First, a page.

I’m sure that there’s lots more to see. But I’ve also found a few more annoying things about it: –

  • When you try to create a new View in VS2008 SP1, if your Infrastructure assembly is not named Infrastructure.Assembly but instead <root namespace>.Infrastructure.Assembly, the option won’t appear in VS! Why???
  • Namespaces of views that you create do not obey folder hierarchy rules e.g. a View + Presenter living inside MySolution/MyProject/Views/MyView should have a namespace something like MySolution.MyProject.Views.MyView.MyView.cs and MyPresenter.cs etc.. Instead, it’s simply in MySolution.MyProject. This is (IMHO) just plain wrong. VS automatically pads on the namespace for new classes based on the folder structure, so why doesn’t SCSF? Even worse, any other classes that you create will obey the “proper” rules so you end up with classes in the same folder with different namespaces!

So generally I think SCSF looks quite nice, albeit it seems like they haven’t updated it in a while and that it’s got a few issues with it that could have been fixed relatively easily but they just haven’t been bothered / had time (note – last version of SCSF WinForms was April 2008)??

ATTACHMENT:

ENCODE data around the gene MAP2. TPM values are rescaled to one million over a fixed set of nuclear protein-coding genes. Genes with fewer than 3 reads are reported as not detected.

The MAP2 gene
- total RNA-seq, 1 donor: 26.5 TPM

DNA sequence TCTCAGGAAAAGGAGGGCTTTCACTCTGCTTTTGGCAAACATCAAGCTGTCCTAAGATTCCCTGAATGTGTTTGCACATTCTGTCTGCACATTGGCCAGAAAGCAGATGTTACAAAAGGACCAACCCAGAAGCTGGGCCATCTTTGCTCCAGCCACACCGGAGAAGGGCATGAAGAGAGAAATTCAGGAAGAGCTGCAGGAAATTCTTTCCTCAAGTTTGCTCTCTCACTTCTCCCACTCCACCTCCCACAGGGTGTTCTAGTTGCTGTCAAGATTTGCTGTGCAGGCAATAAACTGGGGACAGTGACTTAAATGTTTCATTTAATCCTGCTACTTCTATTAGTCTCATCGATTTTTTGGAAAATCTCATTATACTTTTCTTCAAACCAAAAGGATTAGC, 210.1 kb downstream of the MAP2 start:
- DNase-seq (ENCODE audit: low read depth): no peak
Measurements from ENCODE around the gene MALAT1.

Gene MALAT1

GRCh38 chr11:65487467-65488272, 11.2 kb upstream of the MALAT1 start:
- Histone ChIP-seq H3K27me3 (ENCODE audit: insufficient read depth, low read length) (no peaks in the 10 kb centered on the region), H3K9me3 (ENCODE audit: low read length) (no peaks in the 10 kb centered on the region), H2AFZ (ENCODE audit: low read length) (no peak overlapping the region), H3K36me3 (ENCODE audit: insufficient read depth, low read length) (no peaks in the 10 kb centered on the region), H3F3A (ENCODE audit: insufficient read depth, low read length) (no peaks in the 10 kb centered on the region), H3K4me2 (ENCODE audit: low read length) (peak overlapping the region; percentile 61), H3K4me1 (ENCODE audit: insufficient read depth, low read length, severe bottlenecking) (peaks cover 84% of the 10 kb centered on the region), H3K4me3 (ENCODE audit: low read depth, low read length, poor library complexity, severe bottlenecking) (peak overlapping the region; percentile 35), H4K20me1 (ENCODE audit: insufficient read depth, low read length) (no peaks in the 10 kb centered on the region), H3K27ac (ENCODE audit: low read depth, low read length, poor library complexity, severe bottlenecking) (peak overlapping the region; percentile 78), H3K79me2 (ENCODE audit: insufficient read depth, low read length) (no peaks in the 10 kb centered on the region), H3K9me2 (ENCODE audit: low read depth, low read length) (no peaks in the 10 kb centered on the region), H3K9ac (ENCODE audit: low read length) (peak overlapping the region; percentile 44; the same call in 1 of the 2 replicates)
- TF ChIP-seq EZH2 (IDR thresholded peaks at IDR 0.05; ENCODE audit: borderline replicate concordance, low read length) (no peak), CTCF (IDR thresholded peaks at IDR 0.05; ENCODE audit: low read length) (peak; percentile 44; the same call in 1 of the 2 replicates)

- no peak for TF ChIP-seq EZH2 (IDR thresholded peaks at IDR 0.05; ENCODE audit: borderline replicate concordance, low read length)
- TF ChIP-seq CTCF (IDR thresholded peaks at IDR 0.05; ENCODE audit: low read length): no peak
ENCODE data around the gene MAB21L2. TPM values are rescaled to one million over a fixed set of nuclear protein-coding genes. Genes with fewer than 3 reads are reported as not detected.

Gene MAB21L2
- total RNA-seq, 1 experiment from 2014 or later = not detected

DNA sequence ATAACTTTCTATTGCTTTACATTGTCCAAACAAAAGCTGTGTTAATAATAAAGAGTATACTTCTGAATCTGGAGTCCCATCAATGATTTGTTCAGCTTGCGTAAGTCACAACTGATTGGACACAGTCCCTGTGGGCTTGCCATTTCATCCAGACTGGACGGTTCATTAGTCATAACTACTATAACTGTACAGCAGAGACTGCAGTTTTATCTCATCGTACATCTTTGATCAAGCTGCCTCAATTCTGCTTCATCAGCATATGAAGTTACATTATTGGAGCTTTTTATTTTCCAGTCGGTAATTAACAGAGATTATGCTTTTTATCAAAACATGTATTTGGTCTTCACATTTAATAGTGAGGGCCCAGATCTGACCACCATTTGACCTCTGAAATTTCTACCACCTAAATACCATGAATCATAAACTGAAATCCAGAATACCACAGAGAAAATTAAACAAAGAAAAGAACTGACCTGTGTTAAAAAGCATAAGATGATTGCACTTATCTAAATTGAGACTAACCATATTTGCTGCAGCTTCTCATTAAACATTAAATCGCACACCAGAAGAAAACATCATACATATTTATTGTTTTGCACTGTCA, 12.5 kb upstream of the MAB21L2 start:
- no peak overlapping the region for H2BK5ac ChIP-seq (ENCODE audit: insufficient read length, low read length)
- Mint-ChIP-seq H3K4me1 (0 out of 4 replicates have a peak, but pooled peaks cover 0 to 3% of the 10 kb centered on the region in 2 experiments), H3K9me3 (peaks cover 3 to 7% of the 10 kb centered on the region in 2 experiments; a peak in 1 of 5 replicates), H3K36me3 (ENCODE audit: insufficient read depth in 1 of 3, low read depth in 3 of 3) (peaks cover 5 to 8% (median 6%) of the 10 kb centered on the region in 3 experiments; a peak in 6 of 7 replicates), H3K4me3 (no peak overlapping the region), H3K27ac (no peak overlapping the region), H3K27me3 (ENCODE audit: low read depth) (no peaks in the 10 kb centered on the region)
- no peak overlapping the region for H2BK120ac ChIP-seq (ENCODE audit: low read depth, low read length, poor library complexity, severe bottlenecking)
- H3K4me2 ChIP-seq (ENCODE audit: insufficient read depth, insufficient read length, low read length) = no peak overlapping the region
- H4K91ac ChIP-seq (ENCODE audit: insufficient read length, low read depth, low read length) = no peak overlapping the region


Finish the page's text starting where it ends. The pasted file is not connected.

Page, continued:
Smart Client Software Factory Review – Day One


Its looking like we’re going to use Smart Client Software Factory (SCSF) 2008 as the UI framework for writing my next project. As part of that, I’m spending the next few days getting up to speed on SCSF (since I’ve never “really” used it before in anger)… here’s my thoughts as I go through the install process and the guiding SCSF Lab sessions…